Cold or Flu When Pregnant
Everything alters when you become pregnant. Everything you do influences your body and your unborn child. This realization makes getting a cold or flu more complex.
If you get a cold or become ill with the flu, you may fret about the infection influencing your unborn child. And what if you struggle with a fever, or diarrhea? Could those symptoms injure your kid?
In the past, you may have taken a non-prescription decongestant, but now you might wonder: Is it safe? Although medications can alleviate your symptoms, you do not want the drug causing issues for the infant.
Fortunately, many medications can be taken while pregnant, so dealing with a cold or flu during pregnancy doesn’t have to be a frightening experience.
Things You Can Do to Reduce Your Risk
Pregnant females have a higher risk of getting a cold or the flu since their body immune system is weakened throughout pregnancy, according to the Cleveland Center. A weaker body immune system helps stop the woman’s body from rejecting the unborn child. But it likewise leaves anticipating moms vulnerable to viral and bacterial infections.
Pregnant women are likewise more likely than non-pregnant women their age to experience problems of the flu. These complications can include pneumonia, bronchitis, or sinus infections. Getting a flu vaccination lowers the risk of infection and issues.
According to the Centers for Illness Control and Avoidance (CDC), getting a flu vaccination helps safeguard pregnant females and their babies for up to 6 months after birth. So, it is essential for pregnant females to be updated on their vaccination schedule. Ask your physician about a preservative-free vaccine if you’re concerned about trace quantities of mercury utilized as a preservative in the majority of vaccines.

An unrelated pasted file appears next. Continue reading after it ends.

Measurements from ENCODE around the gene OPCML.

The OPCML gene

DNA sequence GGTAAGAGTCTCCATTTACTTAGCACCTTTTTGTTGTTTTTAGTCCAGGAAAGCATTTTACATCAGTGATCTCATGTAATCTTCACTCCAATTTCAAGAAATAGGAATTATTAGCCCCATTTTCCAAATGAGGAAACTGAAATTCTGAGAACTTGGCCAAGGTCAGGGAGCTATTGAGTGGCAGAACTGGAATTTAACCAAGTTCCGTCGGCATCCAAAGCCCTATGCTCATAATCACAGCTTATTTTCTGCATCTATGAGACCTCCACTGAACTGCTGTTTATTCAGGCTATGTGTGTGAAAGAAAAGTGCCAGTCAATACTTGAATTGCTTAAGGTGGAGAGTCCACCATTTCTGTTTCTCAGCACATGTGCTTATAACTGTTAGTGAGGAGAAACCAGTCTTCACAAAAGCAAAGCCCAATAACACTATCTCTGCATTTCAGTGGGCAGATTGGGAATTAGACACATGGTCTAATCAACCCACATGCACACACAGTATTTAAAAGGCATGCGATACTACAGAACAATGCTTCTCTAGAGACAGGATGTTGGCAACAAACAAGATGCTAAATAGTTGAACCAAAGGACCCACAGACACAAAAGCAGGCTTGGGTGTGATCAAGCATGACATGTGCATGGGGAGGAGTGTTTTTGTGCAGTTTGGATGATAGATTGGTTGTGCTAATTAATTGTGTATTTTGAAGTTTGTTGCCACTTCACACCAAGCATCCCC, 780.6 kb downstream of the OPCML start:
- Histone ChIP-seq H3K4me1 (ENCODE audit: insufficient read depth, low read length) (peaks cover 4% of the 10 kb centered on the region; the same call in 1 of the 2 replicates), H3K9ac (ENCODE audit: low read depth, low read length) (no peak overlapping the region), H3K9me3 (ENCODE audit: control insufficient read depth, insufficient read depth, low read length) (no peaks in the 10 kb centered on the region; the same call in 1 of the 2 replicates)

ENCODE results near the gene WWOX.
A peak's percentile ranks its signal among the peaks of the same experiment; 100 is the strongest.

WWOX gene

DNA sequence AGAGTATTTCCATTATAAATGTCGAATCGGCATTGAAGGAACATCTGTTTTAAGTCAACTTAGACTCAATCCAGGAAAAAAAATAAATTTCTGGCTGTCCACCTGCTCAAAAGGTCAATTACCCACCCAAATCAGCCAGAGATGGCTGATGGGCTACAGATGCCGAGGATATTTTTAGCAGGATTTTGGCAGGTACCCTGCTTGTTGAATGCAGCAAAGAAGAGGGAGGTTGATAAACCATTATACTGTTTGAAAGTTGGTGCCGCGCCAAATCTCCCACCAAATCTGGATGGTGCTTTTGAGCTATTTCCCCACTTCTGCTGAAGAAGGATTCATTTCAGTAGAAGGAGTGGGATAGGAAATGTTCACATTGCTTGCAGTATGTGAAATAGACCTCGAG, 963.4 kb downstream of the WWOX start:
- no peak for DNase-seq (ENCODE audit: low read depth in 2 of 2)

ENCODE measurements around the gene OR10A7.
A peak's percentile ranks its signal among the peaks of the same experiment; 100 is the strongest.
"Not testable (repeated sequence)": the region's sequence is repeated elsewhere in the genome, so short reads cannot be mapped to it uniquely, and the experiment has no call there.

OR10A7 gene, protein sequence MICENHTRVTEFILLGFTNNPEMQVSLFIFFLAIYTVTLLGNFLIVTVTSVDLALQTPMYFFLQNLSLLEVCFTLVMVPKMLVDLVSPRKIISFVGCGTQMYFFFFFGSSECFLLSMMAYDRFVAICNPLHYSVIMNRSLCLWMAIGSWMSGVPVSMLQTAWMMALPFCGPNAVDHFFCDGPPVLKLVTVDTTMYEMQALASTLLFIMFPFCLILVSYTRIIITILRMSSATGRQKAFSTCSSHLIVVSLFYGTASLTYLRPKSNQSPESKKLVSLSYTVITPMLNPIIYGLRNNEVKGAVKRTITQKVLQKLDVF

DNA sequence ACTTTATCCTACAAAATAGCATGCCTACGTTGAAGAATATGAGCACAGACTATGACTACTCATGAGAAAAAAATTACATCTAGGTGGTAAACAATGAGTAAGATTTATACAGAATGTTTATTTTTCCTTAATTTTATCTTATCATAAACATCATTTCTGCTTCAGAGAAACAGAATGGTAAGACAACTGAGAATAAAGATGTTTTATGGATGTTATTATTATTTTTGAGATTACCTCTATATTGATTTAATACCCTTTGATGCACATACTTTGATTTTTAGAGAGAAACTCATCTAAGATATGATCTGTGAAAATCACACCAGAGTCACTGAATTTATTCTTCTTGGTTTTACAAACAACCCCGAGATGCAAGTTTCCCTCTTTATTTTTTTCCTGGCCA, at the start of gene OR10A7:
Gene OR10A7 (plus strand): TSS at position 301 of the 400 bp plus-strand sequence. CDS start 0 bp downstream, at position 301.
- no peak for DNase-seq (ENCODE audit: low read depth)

Others things you can do to minimize your risk of getting ill consist of:
- cleaning your hands frequently
- getting adequate sleep
- consuming a healthy diet
- avoiding close contact with sick friend or family
- exercising routinely
- lowering stress
Treatments for a Cold or Flu During Pregnancy
Particular tried-and-true cold treatments can be relied on while pregnant:
- getting lots of rest
- consuming a great deal of fluids
- gargling with warmer seawater for an aching throat or cough
A few house remedies consist of:
- Saline nasal drops and sprays for loosening up nasal mucous and calming inflamed nasal tissue.
- Breathing warmer, humid air to help loosen up congestion. Try making use of a facial steamer, a hot-mist vaporizer, and even a hot shower.
- Chicken soup helps relieve swelling and soothe blockage.
- Adding honey or lemon to a warm cup of decaffeinated tea to help alleviate an aching throat. Raising your go to help you sleep much better.
- Using hot and cold packs to relieve sinus pain.
What About Medications?
According to the University of Michigan Health System and the majority of OB-GYNs, it’s best to avoid all medications in the first 12 weeks of pregnancy. That’s a critical time for the advancement of your infant’s crucial organs. Lots of physicians likewise recommend caution after 28 weeks. Consult with your physician prior to taking any medication if you’re pregnant, or attempting to get pregnant.
Several medications are thought about safe after 12 weeks of pregnancy. These include:
- Robitussin (dextromethorphan) and Robitussin DM cough syrups
- Vicks plain cough syrup
- Vicks or other menthol rub on your chest, temples, and under the nose
- Nasal strips (sticky pads that open congested air passages).
- Hall’s cough drops or Cepacol lozenges.
- Tylenol (acetaminophen) for aches, pains, and fevers.
- Cough suppressant at night.
- Expectorant during the day.
- Mylanta, Tums, or similar medications for heartburn, queasiness, or indigestion.
Prevent “all-in-one” medications that integrate components to tackle many signs. Instead, pick single medications for the symptoms you’re struggling with. You need to likewise prevent the following medications while pregnant unless recommended by your medical professional. These medications enhance the dangers for issues:
- ibuprofen (Motrin, Advil, and others).
- Bactrim (an antibiotic).
- naproxen (Aleve).
When Should I Call My Doctor?
Although a lot of colds do not cause issues for an unborn child, the flu should be taken more seriously. Flu complications increase the risk of premature delivery and abnormality. Get immediate medical help if you experience the following symptoms:
- trouble breathing.
- chest pain/pressure.
- vaginal bleeding.
- severe vomiting.
- high fever that isn’t reduced by acetaminophen.
- reduced fetal movement.
The CDC recommends that pregnant females with flu-like signs be treated instantly with antiviral medications. As always, if you have any questions, call your medical professional’s workplace.
Last modified: August 18, 2016